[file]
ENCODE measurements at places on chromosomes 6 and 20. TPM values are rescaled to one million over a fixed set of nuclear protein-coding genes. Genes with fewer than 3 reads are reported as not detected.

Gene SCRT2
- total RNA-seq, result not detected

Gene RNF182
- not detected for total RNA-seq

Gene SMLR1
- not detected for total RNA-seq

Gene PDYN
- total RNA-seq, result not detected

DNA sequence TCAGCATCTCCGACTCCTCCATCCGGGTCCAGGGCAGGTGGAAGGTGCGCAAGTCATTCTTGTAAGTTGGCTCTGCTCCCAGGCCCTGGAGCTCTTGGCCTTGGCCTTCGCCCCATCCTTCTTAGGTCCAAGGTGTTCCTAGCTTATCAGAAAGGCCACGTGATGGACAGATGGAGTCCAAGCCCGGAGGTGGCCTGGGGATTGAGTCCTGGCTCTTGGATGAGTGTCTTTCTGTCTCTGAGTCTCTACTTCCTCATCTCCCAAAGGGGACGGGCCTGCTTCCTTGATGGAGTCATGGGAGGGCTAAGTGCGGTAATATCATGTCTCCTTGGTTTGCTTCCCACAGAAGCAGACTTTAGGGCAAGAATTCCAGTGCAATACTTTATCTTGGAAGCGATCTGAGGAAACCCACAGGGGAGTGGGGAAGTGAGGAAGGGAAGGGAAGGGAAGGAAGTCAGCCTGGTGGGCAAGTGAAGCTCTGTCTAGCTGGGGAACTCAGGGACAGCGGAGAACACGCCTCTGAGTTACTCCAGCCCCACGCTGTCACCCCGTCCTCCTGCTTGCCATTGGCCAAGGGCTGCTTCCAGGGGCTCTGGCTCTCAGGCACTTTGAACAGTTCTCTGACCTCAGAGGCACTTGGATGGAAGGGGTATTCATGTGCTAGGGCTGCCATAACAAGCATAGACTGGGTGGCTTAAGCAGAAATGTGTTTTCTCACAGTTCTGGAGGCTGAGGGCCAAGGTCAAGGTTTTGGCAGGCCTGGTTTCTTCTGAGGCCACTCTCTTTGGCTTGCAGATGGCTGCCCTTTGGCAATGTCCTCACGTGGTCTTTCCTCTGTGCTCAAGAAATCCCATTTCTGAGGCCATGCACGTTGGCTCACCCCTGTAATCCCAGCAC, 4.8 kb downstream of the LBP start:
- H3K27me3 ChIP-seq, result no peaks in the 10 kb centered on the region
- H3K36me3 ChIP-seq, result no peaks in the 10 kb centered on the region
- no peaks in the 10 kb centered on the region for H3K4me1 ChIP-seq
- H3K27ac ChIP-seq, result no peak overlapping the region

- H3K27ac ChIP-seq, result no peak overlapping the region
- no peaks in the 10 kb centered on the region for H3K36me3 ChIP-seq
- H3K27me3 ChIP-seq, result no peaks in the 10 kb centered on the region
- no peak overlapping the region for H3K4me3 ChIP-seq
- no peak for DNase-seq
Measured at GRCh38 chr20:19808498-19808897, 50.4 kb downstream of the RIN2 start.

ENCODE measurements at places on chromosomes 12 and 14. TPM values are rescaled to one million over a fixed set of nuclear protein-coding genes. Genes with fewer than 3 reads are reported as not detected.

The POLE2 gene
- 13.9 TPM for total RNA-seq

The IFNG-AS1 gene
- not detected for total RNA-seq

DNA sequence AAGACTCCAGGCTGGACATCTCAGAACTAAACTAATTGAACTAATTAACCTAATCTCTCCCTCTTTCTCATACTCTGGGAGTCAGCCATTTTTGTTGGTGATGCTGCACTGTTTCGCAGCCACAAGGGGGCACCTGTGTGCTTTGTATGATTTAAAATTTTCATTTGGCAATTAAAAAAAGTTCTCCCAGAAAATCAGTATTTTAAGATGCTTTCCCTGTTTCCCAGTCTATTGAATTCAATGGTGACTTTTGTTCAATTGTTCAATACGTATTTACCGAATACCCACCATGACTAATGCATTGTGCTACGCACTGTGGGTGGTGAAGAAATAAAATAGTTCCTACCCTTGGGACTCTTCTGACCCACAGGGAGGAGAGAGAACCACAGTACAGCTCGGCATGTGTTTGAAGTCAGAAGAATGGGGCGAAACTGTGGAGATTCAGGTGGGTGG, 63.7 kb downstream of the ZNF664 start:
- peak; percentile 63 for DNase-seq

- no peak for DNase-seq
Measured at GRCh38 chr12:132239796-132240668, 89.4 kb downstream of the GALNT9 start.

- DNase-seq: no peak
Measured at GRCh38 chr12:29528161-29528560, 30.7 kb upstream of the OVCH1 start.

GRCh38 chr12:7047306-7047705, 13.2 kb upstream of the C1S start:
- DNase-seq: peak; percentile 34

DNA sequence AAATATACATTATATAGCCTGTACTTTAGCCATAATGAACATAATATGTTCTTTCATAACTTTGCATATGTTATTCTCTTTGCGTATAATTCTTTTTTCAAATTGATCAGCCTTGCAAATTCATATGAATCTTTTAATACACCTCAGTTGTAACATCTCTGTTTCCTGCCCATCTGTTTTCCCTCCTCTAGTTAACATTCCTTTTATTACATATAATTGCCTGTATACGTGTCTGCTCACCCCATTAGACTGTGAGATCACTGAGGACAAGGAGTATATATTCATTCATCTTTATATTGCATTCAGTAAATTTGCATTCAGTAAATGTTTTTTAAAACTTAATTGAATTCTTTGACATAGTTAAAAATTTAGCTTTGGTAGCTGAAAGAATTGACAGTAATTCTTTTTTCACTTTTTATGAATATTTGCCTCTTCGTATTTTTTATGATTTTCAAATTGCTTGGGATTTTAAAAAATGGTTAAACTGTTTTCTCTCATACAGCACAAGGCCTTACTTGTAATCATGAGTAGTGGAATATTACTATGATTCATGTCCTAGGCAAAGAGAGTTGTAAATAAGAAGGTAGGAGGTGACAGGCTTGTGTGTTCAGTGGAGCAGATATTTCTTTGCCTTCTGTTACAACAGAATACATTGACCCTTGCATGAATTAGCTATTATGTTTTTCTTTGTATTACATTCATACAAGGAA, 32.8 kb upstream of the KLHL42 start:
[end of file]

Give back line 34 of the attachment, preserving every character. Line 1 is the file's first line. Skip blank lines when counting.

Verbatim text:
DNA sequence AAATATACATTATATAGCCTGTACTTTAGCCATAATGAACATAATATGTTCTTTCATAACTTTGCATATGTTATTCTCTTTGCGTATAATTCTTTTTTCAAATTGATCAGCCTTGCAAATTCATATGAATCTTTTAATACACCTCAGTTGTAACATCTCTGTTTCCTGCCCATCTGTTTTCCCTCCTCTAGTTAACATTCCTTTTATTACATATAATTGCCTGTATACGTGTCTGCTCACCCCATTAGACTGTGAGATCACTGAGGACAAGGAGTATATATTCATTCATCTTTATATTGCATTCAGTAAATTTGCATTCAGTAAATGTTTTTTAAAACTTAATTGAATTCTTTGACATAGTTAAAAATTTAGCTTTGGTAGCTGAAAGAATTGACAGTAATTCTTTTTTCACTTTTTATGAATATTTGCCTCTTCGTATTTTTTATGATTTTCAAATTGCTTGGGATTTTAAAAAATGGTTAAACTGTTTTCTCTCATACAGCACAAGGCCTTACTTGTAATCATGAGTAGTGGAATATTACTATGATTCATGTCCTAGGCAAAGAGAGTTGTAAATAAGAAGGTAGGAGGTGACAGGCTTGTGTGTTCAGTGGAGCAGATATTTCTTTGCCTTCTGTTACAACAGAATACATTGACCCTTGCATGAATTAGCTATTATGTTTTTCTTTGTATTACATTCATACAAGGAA, 32.8 kb upstream of the KLHL42 start: